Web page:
The baby boomer generation has been criticized for making every stage of life—whether it be adolescence, college, child-rearing, and now their aging—into a self-referential adventure of transformation and improvement. From that point of view the notion of “Aging as a Spiritual Practice” could be seen as just the latest of these baby boomer projects: “We’re going to do aging differently and better than anyone!” Some commentators have concluded that the baby boomers were a coddled, spoiled generation. To them, the bumper sticker “Life is hard and then you die” is more how things actually are.
Needless to say, I see things differently. Yes, we baby boomers came to maturity at a time of great social upheaval and change, and we participated in and helped engineer that change. And due to the affluence of the postwar America in which we grew up, we had the time and energy to devote to our own inner development and outer social transformation. In the 1960s seventy percent of college students rated “personal fulfillment” as their most important life goal, while today the same percentage mention financial success as their life’s goal. Money and career seemed easy 40 years ago; now they seem hard.
In that sense, times have changed, and today’s Generations X and Y have very different priorities than we did. What has not changed are the fundamentals of the human condition, which includes aging. There is the old saying, “Youth is wasted on the young.” If only we had sixty year old wisdom in a thirty year old body! There have recently been a number of hit movies that have explored this fantasy. Well, dream on. It has never happened and barring some medical miracle, it never will.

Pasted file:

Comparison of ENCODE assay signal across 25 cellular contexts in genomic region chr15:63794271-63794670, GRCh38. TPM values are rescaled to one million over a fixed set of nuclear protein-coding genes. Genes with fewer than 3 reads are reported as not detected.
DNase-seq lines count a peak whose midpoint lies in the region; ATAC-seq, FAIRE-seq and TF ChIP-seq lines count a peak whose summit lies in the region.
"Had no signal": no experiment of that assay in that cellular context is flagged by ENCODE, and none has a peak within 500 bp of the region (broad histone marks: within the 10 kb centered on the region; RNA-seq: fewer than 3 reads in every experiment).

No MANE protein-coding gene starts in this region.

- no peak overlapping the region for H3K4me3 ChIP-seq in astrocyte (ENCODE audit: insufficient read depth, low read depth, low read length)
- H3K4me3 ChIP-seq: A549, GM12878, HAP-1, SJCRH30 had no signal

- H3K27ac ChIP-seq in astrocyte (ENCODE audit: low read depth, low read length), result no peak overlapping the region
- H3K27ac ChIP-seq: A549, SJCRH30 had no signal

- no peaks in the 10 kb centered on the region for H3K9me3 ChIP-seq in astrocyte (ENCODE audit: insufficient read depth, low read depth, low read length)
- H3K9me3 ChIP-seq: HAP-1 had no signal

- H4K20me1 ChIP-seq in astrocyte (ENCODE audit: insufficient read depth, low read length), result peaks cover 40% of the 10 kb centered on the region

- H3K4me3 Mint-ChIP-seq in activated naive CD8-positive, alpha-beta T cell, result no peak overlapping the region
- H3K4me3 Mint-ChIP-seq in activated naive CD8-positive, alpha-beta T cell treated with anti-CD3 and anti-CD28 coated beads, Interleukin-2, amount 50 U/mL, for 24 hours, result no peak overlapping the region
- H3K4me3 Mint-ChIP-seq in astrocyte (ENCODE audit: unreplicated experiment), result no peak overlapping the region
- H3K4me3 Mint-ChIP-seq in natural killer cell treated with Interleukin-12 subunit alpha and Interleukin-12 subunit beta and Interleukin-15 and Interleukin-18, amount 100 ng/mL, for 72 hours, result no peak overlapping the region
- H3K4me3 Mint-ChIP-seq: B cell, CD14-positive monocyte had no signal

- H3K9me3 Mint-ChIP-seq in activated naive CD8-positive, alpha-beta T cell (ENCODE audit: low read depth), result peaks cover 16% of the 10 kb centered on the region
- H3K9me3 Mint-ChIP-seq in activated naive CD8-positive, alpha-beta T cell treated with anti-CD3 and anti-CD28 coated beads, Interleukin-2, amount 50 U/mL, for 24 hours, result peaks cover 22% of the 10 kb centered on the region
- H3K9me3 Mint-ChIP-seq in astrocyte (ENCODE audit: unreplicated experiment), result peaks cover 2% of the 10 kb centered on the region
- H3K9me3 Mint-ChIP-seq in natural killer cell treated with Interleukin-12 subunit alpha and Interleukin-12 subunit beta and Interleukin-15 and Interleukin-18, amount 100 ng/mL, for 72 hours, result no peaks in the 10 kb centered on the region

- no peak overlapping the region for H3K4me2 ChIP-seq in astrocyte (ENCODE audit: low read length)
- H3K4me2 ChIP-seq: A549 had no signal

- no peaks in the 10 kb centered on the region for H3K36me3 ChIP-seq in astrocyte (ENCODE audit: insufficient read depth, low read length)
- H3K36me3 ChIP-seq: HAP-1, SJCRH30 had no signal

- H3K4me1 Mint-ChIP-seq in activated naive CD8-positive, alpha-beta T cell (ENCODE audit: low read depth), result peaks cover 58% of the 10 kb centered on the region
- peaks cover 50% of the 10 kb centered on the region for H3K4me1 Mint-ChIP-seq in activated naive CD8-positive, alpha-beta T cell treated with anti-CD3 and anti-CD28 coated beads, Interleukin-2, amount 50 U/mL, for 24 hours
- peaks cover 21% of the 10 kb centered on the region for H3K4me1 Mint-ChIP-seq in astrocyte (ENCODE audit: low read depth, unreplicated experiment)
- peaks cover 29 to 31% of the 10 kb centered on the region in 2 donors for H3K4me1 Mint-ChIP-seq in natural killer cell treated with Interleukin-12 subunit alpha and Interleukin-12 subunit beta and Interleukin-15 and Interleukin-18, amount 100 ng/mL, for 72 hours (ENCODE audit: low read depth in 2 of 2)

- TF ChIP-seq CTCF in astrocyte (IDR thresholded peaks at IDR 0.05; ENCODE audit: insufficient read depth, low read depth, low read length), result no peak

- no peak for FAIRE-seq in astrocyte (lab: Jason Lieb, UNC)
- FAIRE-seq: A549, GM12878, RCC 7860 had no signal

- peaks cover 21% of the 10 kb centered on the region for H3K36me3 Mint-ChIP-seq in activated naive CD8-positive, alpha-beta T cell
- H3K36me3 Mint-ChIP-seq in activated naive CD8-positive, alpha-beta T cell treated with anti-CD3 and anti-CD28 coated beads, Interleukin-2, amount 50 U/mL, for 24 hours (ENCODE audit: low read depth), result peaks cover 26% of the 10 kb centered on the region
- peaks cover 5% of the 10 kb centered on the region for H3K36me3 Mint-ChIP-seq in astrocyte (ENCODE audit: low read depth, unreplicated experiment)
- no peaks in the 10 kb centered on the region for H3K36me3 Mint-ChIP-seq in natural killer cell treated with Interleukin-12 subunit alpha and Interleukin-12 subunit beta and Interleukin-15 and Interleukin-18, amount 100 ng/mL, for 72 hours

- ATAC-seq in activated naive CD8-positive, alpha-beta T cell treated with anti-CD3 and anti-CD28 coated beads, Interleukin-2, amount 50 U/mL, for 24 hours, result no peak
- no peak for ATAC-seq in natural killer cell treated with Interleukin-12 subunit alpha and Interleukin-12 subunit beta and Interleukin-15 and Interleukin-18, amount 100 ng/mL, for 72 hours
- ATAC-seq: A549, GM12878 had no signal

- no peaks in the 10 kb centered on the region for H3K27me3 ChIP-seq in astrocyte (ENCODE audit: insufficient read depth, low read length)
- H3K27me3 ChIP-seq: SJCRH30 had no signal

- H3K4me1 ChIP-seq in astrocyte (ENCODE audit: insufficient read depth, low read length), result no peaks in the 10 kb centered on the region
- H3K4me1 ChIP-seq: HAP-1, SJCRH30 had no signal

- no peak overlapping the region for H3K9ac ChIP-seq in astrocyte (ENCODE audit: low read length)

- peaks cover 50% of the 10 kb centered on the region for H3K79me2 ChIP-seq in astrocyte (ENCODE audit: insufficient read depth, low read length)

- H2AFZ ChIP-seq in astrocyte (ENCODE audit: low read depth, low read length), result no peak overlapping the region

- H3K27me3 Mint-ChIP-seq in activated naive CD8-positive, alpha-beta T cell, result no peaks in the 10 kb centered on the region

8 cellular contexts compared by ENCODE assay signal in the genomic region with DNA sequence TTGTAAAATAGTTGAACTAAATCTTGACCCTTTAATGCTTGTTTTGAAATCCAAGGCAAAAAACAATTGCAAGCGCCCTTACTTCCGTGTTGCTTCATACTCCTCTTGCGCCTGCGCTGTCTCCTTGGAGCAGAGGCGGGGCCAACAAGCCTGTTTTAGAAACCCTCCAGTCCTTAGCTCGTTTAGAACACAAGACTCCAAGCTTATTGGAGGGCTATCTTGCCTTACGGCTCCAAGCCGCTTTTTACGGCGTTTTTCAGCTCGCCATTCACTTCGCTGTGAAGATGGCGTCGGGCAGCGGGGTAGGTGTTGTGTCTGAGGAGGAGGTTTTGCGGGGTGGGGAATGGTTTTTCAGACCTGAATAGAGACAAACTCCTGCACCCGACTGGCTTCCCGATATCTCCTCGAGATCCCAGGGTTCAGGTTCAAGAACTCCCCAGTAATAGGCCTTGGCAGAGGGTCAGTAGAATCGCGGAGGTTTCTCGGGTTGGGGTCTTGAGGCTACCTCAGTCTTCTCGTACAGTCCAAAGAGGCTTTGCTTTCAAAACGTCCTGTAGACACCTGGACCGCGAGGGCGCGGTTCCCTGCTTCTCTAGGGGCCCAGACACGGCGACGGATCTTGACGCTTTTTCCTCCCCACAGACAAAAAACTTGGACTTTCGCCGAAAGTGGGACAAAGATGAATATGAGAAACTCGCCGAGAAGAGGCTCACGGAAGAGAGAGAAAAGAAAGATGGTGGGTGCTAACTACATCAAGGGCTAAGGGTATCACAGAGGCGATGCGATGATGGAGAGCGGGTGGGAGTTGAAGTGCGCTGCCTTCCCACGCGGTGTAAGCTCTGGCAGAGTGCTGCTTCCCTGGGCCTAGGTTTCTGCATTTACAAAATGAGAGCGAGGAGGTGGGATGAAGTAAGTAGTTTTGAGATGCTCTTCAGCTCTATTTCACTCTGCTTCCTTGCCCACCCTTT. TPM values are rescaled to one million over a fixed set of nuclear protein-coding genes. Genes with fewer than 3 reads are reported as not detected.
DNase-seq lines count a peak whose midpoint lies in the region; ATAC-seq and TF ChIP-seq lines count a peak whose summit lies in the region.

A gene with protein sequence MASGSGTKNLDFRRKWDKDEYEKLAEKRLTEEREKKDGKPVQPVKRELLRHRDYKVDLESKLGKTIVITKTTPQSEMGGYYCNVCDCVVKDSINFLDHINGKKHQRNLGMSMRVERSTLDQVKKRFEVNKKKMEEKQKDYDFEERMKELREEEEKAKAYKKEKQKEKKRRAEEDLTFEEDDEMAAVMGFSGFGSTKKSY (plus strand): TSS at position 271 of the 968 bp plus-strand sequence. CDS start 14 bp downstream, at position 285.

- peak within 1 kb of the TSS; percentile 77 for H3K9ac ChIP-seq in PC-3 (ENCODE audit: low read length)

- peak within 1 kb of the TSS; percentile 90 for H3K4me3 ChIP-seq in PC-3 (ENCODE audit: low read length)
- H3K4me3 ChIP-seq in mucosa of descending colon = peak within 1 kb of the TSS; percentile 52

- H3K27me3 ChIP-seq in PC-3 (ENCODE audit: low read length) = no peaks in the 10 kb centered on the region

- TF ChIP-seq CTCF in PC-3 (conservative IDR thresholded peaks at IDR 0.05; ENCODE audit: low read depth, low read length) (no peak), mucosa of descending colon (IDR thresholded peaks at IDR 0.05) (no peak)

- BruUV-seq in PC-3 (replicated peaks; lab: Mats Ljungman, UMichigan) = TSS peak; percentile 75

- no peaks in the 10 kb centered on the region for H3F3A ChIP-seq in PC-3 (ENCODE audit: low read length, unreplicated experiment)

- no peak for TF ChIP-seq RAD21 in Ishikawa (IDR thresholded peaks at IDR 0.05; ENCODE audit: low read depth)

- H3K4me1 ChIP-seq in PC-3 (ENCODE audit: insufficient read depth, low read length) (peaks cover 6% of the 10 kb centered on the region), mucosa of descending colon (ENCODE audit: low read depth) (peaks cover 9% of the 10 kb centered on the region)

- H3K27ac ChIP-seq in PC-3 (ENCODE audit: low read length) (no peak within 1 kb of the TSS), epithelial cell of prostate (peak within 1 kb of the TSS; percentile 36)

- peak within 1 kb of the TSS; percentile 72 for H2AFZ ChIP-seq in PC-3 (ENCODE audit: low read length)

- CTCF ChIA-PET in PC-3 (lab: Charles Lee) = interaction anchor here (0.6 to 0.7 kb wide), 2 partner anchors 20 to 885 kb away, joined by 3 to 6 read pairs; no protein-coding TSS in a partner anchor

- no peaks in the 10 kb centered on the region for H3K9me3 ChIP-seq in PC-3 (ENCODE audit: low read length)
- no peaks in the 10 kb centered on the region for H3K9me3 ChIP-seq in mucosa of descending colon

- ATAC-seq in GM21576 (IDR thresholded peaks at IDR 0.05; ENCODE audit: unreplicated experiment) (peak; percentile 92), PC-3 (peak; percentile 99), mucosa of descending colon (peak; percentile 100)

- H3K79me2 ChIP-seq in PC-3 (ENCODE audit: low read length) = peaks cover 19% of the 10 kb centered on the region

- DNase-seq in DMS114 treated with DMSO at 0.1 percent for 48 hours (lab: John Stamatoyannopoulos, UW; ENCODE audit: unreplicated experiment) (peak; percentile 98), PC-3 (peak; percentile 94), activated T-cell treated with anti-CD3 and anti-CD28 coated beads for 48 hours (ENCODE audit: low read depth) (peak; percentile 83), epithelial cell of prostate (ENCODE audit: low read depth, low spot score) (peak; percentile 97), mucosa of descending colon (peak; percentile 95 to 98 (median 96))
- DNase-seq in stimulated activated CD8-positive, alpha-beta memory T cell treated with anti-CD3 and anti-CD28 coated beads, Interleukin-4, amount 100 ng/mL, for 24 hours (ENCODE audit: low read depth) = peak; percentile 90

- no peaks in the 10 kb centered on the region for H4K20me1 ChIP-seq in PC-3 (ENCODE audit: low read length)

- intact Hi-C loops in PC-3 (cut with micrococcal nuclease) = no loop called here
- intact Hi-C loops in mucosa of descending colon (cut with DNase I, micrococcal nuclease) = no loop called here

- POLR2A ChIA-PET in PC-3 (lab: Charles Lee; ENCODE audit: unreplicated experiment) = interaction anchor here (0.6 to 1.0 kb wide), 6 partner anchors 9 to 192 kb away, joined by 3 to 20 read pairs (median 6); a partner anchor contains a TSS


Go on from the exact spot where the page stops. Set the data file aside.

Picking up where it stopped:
In my last post I talked about worry and ways to work with worry. Today I’d like to look at worry a little differently. We don’t worry about things we don’t care about. Worry and care go together. We care about our family and friends; that is why we worry about them. We care about the fate of the planet, or of the hardships of people losing their jobs or their homes. These things matter to us a lot, and it would seem that if we gave up worry we would also be giving up our care. That doesn’t seem right.
Buddhist teaching understands this connection between worry and care quite well. Siddhartha Gautama, the founder of Buddhism, spent his whole life working on this single problem: how can we relieve the unnecessary suffering that we impose on ourselves because we care so much and can’t see a larger perspective larger than our care?
Or to put it another way, how can we transform our conditional, limited love for just those people and things we care about, to an unconditional love which cares equally about everyone and everything?
When I was a child in Sunday school, we would ask our teacher, “What is God? Who is God?” And we were told, “God is love.” I never gave a whole lot of thought to that answer at the time, I just accepted it as true without understanding what it meant. Now in our crisis-ridden world where war and violence and hatred seem as prevelant as any time in the past, God as love seems a lot more complicated than it did when I first heard it. How is it that this unconditional love continues to elude us, generation after generation? How can we find it? What can we do?
I think this quest is the particular mission of elders, those who have lived long enough for youthful idealism to fade, and deeper wisdom to dawn. The spiritual practice of aging, I think, is to add some words to that cynical bumper sticker. I would say it this way:
Yes, life is hard, and then you die, but before you do find out what love is.